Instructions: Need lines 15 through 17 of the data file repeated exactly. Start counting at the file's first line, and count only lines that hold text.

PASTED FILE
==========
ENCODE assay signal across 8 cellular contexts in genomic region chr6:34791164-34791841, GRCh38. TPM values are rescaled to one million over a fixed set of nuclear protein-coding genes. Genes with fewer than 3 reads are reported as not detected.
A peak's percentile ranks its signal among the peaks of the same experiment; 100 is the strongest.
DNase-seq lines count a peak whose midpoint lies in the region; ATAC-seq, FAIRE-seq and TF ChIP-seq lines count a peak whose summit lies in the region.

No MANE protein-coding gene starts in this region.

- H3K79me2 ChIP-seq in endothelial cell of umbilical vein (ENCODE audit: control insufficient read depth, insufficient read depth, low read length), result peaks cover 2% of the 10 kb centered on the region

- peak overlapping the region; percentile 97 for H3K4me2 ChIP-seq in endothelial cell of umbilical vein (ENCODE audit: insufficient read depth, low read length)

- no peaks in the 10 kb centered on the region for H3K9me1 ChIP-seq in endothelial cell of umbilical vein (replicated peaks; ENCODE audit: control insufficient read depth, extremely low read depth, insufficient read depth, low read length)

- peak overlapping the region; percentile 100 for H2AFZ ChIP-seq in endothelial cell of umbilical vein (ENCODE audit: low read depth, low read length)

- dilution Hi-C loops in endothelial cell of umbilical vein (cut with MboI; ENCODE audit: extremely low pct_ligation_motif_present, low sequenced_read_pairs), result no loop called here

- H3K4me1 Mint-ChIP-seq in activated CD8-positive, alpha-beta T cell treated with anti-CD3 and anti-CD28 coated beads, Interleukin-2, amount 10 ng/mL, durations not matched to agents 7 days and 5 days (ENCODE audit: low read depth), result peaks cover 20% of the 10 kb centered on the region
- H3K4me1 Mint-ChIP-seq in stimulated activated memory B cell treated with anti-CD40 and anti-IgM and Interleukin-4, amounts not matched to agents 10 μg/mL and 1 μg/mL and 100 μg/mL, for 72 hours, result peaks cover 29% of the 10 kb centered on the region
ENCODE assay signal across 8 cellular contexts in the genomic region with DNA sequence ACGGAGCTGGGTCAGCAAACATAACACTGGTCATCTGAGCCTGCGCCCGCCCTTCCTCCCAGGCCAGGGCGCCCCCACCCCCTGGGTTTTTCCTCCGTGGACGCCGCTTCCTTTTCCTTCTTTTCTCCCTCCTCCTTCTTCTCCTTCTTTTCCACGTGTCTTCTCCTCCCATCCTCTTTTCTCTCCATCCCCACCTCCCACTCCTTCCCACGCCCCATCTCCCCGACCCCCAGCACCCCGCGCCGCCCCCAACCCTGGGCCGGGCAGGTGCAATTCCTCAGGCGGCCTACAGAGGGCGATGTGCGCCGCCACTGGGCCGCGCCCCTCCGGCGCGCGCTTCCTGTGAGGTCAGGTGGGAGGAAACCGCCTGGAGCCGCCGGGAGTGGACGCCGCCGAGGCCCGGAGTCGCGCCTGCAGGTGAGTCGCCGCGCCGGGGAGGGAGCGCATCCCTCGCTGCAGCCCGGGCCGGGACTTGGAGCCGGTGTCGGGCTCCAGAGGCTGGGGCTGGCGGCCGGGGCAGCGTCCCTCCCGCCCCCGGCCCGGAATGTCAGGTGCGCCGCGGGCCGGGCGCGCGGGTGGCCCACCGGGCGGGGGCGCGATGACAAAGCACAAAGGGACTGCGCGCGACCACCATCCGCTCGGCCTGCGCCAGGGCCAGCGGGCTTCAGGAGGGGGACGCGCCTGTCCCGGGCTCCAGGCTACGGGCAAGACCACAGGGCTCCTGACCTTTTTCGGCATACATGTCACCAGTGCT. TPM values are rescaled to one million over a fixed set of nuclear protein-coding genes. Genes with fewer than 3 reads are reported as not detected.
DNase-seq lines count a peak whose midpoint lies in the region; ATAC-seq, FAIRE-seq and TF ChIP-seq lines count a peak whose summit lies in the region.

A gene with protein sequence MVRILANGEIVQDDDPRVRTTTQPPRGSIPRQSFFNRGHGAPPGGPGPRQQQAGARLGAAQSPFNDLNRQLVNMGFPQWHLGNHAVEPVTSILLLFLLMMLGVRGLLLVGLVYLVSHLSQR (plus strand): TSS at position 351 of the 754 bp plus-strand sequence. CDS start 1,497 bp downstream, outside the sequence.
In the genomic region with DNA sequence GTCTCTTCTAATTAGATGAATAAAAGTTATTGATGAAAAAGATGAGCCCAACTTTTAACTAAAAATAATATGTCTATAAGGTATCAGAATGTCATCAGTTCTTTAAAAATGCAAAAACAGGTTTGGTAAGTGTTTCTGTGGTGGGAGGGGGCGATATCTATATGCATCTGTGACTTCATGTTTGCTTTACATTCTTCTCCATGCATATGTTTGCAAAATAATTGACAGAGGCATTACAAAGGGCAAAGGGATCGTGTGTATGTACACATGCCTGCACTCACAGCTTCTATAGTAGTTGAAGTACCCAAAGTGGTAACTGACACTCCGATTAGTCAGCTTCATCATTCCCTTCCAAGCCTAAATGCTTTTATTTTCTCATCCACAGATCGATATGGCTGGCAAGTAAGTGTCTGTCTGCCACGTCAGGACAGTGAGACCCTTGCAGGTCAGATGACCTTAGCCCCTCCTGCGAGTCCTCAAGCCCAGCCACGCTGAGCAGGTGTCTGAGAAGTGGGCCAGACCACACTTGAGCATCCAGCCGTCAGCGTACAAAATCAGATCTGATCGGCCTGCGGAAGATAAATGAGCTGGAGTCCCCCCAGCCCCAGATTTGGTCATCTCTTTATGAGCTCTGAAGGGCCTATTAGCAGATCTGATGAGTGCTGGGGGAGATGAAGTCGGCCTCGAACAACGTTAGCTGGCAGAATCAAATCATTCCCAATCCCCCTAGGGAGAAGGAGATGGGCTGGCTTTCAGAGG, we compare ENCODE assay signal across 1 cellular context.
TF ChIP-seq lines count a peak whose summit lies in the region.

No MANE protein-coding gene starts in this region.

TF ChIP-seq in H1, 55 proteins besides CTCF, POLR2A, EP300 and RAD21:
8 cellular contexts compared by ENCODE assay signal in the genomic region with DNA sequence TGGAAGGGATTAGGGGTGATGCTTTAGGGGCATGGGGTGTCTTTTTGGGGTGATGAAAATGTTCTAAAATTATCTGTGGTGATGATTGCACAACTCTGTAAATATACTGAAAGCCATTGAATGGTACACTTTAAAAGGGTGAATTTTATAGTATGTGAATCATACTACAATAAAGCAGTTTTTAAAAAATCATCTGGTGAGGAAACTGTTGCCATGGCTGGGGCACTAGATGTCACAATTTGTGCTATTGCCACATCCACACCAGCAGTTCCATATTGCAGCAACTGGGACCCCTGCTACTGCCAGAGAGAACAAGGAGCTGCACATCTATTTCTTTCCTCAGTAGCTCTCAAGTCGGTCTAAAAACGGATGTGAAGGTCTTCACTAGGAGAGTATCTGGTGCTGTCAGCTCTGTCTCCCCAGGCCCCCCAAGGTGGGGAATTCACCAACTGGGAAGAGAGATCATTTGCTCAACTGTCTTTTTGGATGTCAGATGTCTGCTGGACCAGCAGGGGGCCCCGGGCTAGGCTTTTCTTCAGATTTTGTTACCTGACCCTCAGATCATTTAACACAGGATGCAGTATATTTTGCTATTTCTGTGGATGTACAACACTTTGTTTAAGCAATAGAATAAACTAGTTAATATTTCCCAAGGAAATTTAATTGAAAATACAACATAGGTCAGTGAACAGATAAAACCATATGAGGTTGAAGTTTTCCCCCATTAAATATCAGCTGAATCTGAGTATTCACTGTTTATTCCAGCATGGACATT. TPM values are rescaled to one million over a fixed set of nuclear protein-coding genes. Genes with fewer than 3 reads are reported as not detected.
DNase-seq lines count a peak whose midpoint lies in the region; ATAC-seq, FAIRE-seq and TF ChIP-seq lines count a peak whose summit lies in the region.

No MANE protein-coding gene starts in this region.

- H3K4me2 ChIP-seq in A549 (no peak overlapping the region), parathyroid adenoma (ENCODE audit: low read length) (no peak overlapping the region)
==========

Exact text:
In the genomic region with DNA sequence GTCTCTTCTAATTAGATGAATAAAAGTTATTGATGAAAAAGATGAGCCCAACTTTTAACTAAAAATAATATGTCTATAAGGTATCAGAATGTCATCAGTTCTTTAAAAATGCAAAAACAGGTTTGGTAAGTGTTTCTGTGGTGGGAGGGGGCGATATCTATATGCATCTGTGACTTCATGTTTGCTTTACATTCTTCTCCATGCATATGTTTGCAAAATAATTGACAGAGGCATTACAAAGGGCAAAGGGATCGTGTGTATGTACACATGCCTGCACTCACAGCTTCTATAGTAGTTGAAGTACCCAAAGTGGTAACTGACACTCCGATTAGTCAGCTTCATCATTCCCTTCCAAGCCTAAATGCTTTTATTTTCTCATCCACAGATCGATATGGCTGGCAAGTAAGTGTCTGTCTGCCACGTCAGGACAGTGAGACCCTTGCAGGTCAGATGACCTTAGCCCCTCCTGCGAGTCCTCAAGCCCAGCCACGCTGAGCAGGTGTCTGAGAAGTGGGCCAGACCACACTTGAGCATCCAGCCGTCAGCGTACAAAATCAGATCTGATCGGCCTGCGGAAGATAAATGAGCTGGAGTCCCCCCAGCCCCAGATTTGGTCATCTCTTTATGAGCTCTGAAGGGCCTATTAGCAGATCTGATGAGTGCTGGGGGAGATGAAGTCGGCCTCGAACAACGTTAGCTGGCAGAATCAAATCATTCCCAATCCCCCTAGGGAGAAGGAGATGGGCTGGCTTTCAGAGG, we compare ENCODE assay signal across 1 cellular context.
TF ChIP-seq lines count a peak whose summit lies in the region.

No MANE protein-coding gene starts in this region.